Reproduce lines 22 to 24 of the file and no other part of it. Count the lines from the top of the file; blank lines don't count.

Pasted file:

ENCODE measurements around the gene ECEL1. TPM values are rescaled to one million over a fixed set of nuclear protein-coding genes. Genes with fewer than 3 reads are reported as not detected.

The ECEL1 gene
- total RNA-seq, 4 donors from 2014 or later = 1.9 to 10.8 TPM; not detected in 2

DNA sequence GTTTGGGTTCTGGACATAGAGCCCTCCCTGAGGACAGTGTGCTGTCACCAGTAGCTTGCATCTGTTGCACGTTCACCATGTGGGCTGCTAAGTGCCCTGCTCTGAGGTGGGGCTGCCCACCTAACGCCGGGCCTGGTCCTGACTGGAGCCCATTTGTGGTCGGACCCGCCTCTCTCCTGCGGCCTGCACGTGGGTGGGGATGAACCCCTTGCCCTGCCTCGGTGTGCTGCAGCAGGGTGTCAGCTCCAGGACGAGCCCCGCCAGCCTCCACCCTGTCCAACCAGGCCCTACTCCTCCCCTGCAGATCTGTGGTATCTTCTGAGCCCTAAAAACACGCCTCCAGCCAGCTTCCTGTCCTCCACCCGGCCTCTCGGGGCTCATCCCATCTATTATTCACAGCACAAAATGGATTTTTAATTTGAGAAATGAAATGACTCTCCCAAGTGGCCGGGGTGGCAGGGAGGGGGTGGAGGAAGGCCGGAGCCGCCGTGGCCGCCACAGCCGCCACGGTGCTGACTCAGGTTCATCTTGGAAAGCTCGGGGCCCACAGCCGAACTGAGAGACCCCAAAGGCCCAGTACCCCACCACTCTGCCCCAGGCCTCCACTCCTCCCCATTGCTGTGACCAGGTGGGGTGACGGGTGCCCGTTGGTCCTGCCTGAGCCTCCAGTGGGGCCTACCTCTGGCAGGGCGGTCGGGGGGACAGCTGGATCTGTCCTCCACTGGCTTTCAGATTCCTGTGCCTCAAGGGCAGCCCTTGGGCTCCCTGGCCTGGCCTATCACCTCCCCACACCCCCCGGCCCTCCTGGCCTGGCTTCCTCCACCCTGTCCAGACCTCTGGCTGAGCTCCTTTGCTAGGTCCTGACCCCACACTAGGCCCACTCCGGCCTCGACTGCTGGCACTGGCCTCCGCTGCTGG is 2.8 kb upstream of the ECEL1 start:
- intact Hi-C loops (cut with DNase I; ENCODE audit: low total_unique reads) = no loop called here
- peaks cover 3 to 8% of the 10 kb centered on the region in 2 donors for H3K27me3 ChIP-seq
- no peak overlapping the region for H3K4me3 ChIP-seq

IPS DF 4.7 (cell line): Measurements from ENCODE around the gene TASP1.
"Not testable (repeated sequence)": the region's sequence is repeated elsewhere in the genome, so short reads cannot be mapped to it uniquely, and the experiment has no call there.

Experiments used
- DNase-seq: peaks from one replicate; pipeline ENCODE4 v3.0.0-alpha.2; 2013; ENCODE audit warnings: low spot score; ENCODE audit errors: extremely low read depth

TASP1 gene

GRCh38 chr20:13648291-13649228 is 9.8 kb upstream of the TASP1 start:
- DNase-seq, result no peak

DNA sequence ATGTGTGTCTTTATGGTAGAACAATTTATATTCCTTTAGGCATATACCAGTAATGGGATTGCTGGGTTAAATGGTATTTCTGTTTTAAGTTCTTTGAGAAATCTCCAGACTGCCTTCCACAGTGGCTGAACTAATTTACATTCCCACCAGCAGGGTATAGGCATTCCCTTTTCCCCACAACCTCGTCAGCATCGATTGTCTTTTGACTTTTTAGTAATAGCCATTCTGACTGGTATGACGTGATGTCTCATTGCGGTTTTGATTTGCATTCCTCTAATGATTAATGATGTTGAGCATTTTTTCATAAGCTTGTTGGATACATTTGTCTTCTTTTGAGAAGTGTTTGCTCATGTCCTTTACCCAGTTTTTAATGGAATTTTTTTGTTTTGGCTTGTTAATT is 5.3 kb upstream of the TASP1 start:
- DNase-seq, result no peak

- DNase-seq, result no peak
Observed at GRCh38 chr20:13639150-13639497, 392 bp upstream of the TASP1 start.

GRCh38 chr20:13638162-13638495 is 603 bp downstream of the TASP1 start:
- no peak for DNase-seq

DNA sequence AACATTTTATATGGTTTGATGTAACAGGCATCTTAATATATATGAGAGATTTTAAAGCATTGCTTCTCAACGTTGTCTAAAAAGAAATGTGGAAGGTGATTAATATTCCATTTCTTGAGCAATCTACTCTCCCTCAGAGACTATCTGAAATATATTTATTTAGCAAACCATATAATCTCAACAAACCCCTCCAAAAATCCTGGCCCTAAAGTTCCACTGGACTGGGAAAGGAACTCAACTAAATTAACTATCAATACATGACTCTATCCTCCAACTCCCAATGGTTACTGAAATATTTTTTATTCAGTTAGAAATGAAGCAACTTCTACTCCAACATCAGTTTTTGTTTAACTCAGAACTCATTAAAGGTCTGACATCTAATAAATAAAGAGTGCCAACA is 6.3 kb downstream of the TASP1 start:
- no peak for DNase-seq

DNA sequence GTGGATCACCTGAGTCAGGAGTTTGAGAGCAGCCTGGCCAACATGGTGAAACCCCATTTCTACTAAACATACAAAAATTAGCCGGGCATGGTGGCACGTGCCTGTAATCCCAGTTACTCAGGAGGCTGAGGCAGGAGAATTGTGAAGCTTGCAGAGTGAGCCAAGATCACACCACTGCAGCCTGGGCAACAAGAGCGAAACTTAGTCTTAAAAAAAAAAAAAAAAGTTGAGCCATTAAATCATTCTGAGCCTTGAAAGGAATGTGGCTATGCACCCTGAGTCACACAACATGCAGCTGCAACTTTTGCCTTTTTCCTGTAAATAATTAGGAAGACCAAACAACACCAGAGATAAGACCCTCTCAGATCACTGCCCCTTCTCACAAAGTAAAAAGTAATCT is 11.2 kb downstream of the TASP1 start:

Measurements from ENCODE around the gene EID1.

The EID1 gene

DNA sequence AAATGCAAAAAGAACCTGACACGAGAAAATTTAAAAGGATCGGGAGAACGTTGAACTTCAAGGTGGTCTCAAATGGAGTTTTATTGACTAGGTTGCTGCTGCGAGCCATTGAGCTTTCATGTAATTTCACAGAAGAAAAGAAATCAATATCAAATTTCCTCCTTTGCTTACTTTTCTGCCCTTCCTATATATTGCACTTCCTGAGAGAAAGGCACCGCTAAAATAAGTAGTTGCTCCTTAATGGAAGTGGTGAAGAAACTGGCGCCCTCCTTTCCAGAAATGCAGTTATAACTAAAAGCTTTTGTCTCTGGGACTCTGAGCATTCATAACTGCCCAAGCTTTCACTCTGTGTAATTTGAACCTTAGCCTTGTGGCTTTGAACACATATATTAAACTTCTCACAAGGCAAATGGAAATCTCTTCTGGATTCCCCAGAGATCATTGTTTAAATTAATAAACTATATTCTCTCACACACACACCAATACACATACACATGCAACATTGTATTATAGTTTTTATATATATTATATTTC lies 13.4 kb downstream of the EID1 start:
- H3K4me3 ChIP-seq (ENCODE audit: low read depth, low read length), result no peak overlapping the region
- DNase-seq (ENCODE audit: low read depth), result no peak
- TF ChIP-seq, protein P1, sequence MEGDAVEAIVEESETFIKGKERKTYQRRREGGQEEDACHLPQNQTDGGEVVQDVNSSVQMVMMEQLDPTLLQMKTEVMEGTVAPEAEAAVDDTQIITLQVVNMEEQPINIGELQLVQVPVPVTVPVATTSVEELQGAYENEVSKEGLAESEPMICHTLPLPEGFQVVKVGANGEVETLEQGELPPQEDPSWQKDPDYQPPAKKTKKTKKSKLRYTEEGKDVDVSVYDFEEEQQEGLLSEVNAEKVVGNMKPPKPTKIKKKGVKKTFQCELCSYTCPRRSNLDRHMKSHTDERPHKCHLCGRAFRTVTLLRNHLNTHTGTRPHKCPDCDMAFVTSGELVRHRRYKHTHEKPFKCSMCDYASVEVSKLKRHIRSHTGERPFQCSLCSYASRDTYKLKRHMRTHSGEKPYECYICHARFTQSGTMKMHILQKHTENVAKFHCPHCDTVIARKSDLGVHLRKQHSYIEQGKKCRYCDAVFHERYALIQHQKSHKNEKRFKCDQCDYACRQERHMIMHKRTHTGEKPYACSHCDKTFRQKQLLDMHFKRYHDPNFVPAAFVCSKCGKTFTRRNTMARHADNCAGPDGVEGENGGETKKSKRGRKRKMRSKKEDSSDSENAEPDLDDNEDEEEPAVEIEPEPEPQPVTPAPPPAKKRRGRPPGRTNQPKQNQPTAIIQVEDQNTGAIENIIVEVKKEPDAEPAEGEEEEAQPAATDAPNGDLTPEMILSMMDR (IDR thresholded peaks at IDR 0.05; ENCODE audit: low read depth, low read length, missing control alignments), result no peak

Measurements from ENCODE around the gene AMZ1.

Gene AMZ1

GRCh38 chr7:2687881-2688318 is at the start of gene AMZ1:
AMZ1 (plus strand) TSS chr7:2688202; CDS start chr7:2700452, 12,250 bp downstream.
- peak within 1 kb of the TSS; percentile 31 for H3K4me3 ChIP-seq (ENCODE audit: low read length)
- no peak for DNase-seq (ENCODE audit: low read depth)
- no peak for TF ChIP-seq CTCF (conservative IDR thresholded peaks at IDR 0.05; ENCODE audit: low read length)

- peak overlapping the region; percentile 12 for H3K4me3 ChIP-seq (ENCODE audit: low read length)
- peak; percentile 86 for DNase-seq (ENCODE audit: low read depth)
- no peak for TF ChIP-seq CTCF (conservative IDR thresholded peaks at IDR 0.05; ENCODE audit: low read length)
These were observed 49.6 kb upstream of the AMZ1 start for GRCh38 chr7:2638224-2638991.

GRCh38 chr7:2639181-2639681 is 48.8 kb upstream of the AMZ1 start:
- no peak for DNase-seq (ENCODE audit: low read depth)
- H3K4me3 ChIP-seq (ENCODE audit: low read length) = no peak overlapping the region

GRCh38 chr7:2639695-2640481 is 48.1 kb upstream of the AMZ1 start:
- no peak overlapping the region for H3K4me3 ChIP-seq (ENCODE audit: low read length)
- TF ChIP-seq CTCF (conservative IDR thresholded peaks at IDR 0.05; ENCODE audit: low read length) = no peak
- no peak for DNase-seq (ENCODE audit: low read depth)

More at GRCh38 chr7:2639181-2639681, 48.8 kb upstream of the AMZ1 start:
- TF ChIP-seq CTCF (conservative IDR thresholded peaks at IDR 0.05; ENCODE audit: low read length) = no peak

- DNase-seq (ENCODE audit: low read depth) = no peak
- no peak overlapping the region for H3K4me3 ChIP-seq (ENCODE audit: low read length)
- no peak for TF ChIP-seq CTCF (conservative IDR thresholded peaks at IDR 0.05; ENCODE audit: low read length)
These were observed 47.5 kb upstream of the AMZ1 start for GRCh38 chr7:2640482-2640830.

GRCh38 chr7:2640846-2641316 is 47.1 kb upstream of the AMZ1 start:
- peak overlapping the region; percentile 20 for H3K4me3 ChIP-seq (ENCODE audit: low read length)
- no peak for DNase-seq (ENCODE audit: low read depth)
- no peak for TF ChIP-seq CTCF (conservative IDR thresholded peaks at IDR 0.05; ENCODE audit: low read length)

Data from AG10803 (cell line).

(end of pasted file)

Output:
- no peak for DNase-seq

DNA sequence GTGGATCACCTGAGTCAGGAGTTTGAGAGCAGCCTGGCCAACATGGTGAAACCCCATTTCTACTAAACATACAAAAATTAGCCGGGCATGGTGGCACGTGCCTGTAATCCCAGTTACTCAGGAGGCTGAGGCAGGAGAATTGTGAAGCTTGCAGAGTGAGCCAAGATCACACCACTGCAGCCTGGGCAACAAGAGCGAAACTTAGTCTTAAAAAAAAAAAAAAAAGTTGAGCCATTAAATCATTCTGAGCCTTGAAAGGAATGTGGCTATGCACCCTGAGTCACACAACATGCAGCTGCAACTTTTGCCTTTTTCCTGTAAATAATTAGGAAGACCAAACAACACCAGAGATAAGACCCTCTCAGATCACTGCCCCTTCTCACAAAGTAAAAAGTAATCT is 11.2 kb downstream of the TASP1 start:

Measurements from ENCODE around the gene EID1.